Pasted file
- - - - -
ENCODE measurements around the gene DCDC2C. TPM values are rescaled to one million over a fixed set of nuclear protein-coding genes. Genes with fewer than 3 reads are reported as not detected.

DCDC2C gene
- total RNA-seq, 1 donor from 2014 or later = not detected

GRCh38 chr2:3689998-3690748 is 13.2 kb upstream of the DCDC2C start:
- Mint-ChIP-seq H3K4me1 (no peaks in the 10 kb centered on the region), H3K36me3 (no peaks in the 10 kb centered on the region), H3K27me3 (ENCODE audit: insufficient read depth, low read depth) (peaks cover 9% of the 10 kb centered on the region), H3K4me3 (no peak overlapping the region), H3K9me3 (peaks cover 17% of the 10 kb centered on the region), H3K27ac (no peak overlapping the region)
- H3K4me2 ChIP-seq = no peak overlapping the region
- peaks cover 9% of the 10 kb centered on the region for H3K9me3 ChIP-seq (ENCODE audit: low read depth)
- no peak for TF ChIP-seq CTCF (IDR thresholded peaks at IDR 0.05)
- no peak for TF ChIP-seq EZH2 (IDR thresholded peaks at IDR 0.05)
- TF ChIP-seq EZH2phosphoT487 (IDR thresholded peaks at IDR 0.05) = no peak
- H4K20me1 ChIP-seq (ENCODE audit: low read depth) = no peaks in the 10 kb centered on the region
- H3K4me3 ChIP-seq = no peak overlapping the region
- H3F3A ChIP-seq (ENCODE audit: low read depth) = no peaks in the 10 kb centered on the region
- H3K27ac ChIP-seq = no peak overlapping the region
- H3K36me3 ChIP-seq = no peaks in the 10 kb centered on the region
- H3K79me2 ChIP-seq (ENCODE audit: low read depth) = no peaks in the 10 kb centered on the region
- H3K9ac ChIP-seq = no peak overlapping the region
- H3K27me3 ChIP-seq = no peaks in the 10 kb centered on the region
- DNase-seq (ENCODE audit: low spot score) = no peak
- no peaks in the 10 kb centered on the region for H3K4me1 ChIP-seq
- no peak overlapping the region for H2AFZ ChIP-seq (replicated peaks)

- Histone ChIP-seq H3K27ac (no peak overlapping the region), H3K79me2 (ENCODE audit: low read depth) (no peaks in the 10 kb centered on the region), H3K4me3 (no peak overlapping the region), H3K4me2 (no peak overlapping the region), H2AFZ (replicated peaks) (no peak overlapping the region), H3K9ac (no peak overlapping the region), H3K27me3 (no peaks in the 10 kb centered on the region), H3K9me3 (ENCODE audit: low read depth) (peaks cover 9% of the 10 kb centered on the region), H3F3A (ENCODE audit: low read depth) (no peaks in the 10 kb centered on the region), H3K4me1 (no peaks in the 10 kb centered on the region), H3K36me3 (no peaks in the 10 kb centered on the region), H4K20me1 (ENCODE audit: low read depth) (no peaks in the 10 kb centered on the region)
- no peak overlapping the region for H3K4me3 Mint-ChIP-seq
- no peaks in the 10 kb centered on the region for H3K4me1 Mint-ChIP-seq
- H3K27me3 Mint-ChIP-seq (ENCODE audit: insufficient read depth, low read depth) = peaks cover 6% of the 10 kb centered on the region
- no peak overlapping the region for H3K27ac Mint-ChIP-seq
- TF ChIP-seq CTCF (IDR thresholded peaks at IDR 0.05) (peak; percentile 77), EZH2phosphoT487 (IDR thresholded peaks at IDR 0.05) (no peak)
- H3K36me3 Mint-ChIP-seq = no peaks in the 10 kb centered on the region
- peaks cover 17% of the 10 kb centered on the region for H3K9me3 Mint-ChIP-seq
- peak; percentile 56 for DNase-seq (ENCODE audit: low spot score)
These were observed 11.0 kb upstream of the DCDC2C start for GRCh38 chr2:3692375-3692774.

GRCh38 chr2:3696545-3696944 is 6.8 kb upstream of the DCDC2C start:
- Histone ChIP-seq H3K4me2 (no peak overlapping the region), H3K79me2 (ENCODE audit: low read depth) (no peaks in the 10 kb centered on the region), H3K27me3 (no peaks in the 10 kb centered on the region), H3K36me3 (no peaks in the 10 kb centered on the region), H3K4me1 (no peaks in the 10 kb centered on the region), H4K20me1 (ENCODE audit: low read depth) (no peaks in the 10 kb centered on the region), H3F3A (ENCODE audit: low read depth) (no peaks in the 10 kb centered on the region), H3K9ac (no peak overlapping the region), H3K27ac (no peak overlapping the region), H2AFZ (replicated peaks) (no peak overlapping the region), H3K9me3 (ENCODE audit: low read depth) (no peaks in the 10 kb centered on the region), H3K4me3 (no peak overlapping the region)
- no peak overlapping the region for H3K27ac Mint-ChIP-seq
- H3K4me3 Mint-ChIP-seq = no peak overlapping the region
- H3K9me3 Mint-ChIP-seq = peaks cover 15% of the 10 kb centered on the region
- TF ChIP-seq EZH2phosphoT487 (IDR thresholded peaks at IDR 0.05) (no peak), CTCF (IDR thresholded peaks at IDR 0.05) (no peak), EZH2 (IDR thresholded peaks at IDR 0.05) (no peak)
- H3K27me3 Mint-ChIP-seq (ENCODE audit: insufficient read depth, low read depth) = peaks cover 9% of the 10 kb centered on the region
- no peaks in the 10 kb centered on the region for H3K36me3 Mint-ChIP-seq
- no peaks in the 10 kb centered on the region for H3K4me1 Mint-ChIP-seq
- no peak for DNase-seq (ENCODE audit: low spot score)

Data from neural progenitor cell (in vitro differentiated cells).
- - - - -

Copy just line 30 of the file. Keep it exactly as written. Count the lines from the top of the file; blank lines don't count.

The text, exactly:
- peak; percentile 56 for DNase-seq (ENCODE audit: low spot score)